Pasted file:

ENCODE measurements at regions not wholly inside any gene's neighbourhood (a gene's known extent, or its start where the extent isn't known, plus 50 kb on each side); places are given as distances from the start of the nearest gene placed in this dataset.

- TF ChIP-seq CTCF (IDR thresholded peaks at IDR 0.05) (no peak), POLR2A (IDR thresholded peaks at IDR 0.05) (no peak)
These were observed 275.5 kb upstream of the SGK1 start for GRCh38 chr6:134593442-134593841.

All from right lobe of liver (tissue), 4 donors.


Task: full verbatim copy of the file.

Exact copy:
ENCODE measurements at regions not wholly inside any gene's neighbourhood (a gene's known extent, or its start where the extent isn't known, plus 50 kb on each side); places are given as distances from the start of the nearest gene placed in this dataset.

- TF ChIP-seq CTCF (IDR thresholded peaks at IDR 0.05) (no peak), POLR2A (IDR thresholded peaks at IDR 0.05) (no peak)
These were observed 275.5 kb upstream of the SGK1 start for GRCh38 chr6:134593442-134593841.

All from right lobe of liver (tissue), 4 donors.